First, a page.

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By Noah J. Delwiche, Crimson Staff Writer

Dozens of undergraduates convened in Lowell House on Monday night for an off-the-record discussion about the College’s social scene in light of increased scrutiny on single gender social organizations.

Although organizers of the discussion originally indicated that the event would be on the record, meaning it would be open to the press, they later double backed, writing on a Facebook event page that it was “OFF THE RECORD.”

The page did not offer an explanation for the change, which effectively barred student journalists from entry to the discussion. Several interns at the Harvard Foundation for Intercultural and Race Relations, the organization that sponsored the event, did not respond to requests for comment.

The forum, entitled “The Changing Social Scene at Harvard,” follows an increase in attention to social life on campus and the role of administrators in offering up open social spaces to undergraduates. As administrators—from University President Drew G. Faust to Dean of the College Rakesh Khurana—have publicly criticized the College’s unrecognized male final clubs, undergraduates have decried a social scene that some say is too stratified.

Most recently, two historically all-male final clubs, the Fox and Spee Clubs, have moved to admit women to their memberships. Although undergraduate leaders of the Fox indicated in a letter to club alumni last month that the choice was their own, officers also suggested that Harvard administrators have put heavy pressure on final clubs to admit women, writing that they feared potential repercussions if they did not formulate plans to go co-ed by Nov. 1.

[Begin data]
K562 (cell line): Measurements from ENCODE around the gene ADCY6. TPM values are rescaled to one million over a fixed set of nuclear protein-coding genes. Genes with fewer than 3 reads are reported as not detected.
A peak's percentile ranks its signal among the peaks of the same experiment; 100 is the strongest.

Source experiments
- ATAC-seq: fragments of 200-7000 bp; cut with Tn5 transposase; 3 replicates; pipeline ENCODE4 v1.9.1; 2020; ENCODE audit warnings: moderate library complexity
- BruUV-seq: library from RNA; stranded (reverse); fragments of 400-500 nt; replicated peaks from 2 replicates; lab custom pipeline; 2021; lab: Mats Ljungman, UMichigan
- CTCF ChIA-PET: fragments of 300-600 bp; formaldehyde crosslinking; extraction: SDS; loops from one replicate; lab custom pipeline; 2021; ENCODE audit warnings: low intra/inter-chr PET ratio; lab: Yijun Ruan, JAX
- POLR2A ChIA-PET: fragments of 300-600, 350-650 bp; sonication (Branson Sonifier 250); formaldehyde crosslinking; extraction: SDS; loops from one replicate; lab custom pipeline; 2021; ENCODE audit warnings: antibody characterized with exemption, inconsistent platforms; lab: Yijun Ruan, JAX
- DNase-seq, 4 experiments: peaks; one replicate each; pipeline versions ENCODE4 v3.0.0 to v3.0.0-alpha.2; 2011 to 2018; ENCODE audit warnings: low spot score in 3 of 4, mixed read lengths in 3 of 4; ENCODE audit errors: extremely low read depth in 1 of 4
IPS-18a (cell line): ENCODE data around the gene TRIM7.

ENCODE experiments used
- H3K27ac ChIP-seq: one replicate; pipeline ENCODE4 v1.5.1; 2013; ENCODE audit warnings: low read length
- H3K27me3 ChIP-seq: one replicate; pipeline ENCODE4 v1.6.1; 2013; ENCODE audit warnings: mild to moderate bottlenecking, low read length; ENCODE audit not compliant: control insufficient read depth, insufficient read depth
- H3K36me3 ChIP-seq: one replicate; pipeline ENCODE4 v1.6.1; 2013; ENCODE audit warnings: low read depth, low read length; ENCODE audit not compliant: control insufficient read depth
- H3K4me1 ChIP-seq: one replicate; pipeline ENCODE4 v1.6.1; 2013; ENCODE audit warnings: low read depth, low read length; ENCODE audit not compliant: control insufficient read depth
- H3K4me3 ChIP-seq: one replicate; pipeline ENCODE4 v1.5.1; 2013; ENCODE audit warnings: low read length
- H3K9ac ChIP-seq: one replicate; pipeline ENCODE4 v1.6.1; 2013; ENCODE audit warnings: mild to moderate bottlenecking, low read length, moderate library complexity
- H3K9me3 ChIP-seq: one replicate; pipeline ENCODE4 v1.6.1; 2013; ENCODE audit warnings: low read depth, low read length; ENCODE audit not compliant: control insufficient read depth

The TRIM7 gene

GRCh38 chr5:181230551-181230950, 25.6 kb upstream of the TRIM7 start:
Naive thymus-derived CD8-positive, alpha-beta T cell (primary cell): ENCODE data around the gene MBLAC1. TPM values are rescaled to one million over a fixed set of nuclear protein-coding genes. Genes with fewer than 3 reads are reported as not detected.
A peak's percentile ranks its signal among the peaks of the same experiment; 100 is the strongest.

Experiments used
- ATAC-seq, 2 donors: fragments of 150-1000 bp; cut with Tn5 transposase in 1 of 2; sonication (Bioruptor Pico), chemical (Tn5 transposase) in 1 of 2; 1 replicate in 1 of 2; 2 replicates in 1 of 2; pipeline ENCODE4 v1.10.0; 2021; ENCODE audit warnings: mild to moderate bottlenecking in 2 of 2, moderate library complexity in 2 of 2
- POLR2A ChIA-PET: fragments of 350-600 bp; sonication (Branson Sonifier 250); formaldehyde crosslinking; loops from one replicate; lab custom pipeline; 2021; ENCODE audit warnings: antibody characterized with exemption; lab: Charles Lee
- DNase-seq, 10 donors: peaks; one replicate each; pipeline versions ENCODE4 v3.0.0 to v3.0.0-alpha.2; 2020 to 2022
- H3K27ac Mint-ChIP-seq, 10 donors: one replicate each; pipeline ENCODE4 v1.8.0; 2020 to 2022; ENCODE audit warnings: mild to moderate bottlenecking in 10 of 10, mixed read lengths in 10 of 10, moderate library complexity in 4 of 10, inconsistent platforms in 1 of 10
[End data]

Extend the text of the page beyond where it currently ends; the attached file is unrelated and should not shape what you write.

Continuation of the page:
Several students who attended the Monday night event declined to comment afterward. Undergraduate Council Representative and vice presidential candidate Daniel V. Banks ’17 said the discussion was productive, but would not offer more specifics. “College administrators” were expected to attend to the discussion, according to the event’s Facebook page.

“I went to the event to listen and learn from the students’ experiences. I feel it is important to truly hear the plurality of student voices and our students’ aspirations for creating a more inclusive and fun social experience at the College,” Khurana wrote in an emailed statement.

In private, Khurana has met with undergraduate and graduate leaders of final clubs, but has offered few details on these interactions. Although he has alluded to an upcoming set of recommendations about the College social scene that he is preparing, he has declined to comment on whether he has instructed male final clubs to submit proposals for going co-ed.

Khurana has also declined to describe his involvement, if any, in the Spee Club’s decision to go co-ed and refused to rule out whether administrators would consider barring undergraduates from joining male final clubs.

In an effort to bolster social life in Houses, some administrators have offered up new spaces and sources of funding for student events.

—Staff writer Noah J. Delwiche can be reached at Follow him on Twitter @ndelwiche.

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